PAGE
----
acquired by gift) plus freight and installation charges. For purposes of this policy, equipment and chattel

property is defined by the following classifications.



                                                                                   Expected/Depreciable Life

A.      All equipment and chattel property not specifically defined in other classifications        2-10 years

B.      Autos, vans, and other passenger vehicles used in motor pool

        (State Classification Codes 3001-3099), excludes codes listed under C.                            3 years

C.      Heavy duty trucks, buses and cargo vehicles

        (State Classification Codes 3022, 3043, 3050, 3057, 3064, 3071, 3085)                             8 years

D.      Computer mainframe installation equipment

        (State Classification Codes 1801, 1855-1894, 1927, 1975, 1981, 1993)                              5 years

E.      Personal Computers                                                                                3 years

        (State Classification Codes 1807-1949, 1915, 1921, 1933-1969)

F.      Computer Software                                                                            3-5 years

G.      Equipment Systems Comprised of Several Components                                             --

H.      Livestock                                                                                    --

I.      Leases                                                                                       --



A.      All Equipment and Chattel Property not specifically Defined in Other Classifications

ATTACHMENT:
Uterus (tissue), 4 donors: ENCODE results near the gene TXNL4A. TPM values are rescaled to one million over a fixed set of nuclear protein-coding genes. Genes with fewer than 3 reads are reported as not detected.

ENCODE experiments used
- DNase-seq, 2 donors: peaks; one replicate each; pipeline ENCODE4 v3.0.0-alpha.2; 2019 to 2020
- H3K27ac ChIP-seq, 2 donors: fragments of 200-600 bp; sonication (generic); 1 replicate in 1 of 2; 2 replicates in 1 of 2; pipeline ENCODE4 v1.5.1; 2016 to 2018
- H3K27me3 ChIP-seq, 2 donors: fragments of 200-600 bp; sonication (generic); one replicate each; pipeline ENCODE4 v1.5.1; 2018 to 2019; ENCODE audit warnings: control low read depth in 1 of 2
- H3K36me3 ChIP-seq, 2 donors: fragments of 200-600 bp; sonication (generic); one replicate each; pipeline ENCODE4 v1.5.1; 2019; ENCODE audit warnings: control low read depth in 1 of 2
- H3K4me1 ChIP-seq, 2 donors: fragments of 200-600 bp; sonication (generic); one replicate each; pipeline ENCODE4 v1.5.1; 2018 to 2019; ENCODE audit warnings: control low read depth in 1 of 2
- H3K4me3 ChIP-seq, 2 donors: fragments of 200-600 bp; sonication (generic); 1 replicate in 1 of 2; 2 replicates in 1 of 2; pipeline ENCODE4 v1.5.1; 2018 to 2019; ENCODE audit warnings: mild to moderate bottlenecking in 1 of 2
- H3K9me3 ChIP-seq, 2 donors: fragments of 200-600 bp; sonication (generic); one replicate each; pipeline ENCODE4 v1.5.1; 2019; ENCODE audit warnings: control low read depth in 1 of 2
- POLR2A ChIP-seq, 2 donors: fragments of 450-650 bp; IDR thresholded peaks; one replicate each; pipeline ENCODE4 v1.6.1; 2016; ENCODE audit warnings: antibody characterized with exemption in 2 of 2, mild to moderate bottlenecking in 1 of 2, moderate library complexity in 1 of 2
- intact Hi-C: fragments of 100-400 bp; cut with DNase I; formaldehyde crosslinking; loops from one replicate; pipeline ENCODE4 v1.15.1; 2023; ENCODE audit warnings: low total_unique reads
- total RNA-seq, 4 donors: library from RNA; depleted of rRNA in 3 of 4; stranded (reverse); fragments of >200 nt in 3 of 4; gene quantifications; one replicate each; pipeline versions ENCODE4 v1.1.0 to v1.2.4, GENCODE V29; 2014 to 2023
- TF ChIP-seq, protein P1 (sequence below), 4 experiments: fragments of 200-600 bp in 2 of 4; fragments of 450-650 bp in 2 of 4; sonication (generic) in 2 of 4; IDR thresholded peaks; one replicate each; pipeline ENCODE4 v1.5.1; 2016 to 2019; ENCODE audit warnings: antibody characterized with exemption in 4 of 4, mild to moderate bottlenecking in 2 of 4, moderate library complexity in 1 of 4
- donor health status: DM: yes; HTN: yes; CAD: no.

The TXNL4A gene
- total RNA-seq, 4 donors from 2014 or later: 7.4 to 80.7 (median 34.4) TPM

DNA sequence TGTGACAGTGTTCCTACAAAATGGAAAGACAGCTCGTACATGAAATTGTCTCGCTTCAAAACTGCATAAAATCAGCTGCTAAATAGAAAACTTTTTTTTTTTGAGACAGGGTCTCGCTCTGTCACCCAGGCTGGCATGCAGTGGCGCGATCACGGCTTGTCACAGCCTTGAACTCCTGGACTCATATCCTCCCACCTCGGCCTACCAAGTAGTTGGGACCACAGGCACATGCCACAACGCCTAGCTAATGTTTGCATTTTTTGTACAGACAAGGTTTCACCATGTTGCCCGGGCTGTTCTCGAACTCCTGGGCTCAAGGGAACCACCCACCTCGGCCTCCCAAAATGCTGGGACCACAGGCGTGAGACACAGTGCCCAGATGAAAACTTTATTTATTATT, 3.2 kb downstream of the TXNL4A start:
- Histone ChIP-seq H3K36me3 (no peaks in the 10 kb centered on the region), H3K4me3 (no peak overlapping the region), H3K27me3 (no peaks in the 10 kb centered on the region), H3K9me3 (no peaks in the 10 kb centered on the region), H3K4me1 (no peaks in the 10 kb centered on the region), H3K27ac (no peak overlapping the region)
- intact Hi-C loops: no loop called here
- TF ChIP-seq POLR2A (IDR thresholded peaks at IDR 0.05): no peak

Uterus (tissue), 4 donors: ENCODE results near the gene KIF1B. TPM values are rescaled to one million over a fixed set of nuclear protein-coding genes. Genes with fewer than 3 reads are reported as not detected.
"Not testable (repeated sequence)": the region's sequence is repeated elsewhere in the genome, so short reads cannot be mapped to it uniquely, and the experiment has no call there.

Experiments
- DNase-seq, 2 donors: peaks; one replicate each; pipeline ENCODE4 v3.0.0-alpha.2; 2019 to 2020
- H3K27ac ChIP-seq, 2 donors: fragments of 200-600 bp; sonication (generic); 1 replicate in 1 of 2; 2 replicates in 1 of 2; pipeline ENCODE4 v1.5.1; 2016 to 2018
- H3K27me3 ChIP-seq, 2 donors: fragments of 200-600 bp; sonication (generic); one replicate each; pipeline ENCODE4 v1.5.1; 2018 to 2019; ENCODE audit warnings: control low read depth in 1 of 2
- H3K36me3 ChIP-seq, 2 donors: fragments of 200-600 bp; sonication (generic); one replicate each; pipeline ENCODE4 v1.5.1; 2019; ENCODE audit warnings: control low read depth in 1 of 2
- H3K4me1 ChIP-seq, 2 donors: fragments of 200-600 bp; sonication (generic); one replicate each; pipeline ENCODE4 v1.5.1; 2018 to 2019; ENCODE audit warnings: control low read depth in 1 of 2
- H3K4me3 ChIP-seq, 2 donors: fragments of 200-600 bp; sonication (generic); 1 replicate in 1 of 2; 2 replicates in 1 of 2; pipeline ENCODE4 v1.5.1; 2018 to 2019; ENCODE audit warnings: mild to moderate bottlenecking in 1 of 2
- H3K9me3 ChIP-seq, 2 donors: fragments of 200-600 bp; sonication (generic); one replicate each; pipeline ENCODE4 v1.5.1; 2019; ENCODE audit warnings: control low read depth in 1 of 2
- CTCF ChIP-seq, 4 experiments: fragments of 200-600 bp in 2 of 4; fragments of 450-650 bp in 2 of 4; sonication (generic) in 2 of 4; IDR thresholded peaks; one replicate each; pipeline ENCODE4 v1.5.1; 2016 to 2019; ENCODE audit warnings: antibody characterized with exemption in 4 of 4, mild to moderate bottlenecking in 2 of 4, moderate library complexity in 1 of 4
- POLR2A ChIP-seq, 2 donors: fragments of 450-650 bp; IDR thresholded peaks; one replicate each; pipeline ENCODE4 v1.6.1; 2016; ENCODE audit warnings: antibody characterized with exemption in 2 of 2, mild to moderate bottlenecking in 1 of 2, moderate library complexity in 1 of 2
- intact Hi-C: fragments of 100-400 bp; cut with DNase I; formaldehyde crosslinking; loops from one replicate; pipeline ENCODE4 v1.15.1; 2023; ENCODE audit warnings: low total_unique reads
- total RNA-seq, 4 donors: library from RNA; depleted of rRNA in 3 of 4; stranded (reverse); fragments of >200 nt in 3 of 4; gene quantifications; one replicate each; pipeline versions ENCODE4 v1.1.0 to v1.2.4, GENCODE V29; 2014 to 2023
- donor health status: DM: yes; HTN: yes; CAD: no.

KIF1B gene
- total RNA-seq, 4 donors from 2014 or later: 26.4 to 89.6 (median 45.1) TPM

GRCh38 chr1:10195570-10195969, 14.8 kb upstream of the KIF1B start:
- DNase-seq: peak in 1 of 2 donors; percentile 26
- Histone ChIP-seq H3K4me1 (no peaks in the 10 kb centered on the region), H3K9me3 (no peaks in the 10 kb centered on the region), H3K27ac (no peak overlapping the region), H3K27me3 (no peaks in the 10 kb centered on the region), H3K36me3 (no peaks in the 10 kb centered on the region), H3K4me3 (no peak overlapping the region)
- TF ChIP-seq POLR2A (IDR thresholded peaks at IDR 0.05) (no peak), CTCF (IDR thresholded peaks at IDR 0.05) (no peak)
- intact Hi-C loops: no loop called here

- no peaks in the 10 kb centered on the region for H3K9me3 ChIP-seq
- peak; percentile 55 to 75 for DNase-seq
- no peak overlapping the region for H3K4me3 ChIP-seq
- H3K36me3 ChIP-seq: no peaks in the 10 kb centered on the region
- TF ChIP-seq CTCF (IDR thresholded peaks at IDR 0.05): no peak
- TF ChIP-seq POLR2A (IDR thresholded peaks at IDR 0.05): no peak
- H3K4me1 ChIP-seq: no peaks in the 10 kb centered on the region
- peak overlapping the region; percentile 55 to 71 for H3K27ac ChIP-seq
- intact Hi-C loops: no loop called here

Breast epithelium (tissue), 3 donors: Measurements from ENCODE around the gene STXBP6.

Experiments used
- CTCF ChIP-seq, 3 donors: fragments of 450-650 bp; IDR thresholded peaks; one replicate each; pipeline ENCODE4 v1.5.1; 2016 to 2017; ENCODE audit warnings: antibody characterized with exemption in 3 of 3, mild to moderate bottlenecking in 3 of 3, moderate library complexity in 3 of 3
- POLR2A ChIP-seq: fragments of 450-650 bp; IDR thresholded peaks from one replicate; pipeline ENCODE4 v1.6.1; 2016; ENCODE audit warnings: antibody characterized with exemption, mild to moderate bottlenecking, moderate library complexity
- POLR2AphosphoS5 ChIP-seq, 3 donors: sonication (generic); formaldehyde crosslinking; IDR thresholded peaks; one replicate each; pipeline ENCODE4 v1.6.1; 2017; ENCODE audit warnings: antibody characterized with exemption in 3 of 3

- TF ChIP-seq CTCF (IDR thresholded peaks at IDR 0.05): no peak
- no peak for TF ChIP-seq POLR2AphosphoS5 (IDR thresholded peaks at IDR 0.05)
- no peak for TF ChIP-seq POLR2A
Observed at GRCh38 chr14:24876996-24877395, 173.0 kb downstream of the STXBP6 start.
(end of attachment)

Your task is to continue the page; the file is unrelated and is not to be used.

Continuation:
This classification includes furniture, apparatus, rolling stock (except as listed in “B” and “C”),

        machinery, implements, and tools used in classrooms, laboratories, offices, shops, production

                                                        9
     operations, farm operations, storerooms, and auxiliary enterprises providing such equipment has

     an economic useful life of more than one year and a unit cost of $5000 or more.

     1.      Each campus has the latitude to identify sensitive items of a lesser value for purposes of

             control or capitalization as deemed appropriate.

     2.      Items of lesser value may be capitalized when required by a regulatory agency.

             For inventory purposes, all items subject to the capitalization policy should be carried on

             the equipment inventory maintained by each campus.

B.   Autos, Vans and Other Passenger Vehicles

     Cost includes net invoice price plus any dealer preparation cost and local delivery.

C.   Trucks, Truck Bodies, Busses, and Heavy Duty Cargo Vehicles

     Costs--same as above.

D.   Computer Mainframe Installation Equipment

     This equipment should be classified separately due to the rapid obsolescence. Cost includes net

     invoice price plus inbound transportation and installation costs. This equipment category includes

     assets having a useful life of more than one year and a unit cost of $5,000 or more.

     1.      Each campus has the latitude to identify sensitive items of a lesser value for purposes of

             control or capitalization as deemed appropriate.

     2.      Items of lesser value may be capitalized when required by a regulatory agency. For